How often have you seen companies working on the wrong things? How often innovation has taken resources over the main value proposition of the business, causing it to fail? My answer: too frequently.
Last month, Abbe Cohen visited Splash’s Madrid office. She’s one of our best product managers. We completed the exercise of categorizing by importance our business’ value propositions. The 3 categories are:
The most important offerings. They are the main reason for our clients to choose Splash. Without them in good shape, our company would eventually disappear. Examples:
Allowing guests to sign up for events and purchase tickets.
Allowing event hosts to manage their guest list effectively.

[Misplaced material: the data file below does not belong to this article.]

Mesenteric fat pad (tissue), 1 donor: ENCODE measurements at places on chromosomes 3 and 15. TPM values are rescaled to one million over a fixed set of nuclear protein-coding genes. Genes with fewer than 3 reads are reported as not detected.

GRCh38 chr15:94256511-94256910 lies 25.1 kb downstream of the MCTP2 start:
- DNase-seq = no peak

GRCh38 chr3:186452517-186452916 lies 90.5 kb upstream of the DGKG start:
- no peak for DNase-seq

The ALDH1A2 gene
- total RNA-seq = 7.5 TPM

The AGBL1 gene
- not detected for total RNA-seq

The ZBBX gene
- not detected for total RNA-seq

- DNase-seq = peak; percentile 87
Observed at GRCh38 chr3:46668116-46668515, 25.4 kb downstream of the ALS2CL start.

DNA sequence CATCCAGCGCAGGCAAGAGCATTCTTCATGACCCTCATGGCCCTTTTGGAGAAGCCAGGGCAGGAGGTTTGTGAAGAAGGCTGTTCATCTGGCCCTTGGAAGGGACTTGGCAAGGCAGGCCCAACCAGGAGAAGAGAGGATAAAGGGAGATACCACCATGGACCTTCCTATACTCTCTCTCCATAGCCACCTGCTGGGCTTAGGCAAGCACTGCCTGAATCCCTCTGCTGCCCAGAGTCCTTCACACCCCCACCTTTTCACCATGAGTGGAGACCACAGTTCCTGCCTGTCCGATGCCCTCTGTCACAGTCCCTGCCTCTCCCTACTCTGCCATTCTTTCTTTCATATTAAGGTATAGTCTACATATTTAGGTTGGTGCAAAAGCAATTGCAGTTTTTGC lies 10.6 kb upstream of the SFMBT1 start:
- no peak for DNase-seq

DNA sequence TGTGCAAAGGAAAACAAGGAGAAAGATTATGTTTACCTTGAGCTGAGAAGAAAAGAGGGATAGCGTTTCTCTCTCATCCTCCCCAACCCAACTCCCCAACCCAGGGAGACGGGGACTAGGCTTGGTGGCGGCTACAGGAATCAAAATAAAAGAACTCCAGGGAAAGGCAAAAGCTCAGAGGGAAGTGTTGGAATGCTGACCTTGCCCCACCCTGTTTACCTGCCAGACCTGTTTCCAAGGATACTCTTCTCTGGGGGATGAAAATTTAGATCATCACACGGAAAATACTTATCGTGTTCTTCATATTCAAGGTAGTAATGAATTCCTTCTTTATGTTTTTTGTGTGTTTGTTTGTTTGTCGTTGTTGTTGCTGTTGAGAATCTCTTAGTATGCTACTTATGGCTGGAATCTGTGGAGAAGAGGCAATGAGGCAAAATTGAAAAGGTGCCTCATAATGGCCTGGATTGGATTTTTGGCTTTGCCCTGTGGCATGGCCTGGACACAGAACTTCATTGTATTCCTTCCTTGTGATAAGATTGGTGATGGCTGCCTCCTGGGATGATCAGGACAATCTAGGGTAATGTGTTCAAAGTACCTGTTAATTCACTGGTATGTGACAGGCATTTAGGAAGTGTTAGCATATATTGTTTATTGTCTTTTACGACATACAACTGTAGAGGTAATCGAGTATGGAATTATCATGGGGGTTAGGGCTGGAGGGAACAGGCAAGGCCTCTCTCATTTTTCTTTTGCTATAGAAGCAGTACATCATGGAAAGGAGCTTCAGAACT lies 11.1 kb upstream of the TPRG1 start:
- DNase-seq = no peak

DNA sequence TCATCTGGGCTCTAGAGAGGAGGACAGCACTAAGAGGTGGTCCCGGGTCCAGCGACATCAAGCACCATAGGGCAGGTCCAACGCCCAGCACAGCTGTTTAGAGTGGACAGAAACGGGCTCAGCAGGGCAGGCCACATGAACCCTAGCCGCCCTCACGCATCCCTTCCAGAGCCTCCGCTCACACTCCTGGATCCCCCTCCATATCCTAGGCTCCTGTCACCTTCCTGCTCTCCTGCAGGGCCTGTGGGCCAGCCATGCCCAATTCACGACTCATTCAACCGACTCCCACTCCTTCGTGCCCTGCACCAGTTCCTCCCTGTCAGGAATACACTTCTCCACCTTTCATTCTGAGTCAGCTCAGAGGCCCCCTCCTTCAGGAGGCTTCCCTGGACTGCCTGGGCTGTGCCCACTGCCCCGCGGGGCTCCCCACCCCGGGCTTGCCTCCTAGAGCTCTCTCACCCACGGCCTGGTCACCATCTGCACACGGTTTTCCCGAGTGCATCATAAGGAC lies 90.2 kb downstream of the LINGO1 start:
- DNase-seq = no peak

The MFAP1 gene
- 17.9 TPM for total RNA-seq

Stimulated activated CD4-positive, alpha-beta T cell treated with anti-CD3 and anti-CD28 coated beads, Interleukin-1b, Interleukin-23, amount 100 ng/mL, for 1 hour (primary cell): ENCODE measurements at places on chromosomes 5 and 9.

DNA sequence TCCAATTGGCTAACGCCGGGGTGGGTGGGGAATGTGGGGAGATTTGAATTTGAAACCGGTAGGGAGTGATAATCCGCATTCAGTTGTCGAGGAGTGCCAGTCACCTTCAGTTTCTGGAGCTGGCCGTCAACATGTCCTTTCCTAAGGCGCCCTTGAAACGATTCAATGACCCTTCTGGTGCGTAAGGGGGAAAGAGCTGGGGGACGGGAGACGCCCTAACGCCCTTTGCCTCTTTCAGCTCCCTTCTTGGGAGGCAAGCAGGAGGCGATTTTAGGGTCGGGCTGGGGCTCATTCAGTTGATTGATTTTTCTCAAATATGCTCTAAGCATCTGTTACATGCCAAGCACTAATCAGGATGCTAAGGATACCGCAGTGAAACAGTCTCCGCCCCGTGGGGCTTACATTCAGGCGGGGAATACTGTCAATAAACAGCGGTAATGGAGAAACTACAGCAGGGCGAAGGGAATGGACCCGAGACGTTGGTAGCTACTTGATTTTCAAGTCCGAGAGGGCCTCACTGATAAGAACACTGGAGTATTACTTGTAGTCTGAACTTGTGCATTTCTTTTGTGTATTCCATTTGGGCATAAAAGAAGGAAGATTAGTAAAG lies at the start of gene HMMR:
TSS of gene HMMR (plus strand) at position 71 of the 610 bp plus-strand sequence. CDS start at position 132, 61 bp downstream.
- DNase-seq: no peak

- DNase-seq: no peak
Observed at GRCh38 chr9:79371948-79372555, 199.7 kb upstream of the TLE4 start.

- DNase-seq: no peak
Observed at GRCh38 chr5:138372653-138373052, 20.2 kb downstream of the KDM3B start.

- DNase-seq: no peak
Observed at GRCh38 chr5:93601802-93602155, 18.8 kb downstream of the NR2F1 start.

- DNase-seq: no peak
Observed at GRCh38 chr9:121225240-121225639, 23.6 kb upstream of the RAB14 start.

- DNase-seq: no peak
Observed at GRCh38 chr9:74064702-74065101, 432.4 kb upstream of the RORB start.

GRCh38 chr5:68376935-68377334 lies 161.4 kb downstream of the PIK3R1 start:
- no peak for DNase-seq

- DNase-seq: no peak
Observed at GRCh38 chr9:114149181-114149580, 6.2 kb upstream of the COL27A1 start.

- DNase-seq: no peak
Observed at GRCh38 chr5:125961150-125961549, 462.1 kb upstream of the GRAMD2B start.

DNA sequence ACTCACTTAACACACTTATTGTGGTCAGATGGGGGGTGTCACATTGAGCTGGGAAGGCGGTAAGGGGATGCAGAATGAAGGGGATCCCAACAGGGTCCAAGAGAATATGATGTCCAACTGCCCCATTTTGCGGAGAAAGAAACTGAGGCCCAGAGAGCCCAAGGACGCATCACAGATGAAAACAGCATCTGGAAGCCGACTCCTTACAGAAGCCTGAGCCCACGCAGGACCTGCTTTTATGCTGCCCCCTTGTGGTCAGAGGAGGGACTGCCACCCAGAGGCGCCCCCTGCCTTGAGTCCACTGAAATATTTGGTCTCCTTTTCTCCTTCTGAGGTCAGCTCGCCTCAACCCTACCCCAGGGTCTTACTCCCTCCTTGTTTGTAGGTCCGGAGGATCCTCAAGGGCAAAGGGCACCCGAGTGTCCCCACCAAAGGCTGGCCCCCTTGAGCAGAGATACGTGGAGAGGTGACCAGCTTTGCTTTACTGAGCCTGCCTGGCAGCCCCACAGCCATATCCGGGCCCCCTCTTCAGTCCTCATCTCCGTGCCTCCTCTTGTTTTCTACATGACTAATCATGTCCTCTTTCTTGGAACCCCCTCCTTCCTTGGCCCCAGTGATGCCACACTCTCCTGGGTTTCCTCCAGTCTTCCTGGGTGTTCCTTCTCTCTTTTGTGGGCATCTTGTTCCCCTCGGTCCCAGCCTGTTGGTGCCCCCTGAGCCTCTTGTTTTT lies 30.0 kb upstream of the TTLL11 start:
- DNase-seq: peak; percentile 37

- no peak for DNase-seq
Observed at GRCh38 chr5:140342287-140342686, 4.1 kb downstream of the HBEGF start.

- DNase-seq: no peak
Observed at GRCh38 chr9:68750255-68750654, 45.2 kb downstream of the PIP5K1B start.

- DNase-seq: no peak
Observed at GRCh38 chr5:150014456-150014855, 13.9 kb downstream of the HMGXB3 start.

Providing excellent support to our clients.
The things that help us grow. More and bigger clients usually means more requirements and flexibility. Without these offerings, our expansion would be limited. Examples:
Allowing guests to modify their registration details easily.
Allowing hosts to customize the guest-facing experience entirely.
Providing 24/7 support.
These are areas to explore that could deliver value in the future. They might not be proven yet or might not be fully aligned with the current direction of the business. Through investigation and iteration, they might ultimately become very valuable. Examples:
Allowing guests to use a mobile app to interact among themselves during an event.
Integrating with 3rd party services for event logistics.
Implementing wikis, forums and FAQs to help our clients solve problems by themselves.
For companies to succeed, it’s crucial to work on the right things. This involves innovating and creating new value. Without a solid and maintained core, however, there’s no foundation to build upon.
For individuals, it becomes a life guide. But that’s a story for another post :)